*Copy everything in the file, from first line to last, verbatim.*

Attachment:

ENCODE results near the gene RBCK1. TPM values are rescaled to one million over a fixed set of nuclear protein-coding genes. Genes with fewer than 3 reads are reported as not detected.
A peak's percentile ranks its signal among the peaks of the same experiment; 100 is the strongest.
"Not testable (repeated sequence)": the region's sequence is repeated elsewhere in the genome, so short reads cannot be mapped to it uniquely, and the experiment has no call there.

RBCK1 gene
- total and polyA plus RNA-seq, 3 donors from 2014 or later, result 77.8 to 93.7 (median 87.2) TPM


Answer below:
ENCODE results near the gene RBCK1. TPM values are rescaled to one million over a fixed set of nuclear protein-coding genes. Genes with fewer than 3 reads are reported as not detected.
A peak's percentile ranks its signal among the peaks of the same experiment; 100 is the strongest.
"Not testable (repeated sequence)": the region's sequence is repeated elsewhere in the genome, so short reads cannot be mapped to it uniquely, and the experiment has no call there.

RBCK1 gene
- total and polyA plus RNA-seq, 3 donors from 2014 or later, result 77.8 to 93.7 (median 87.2) TPM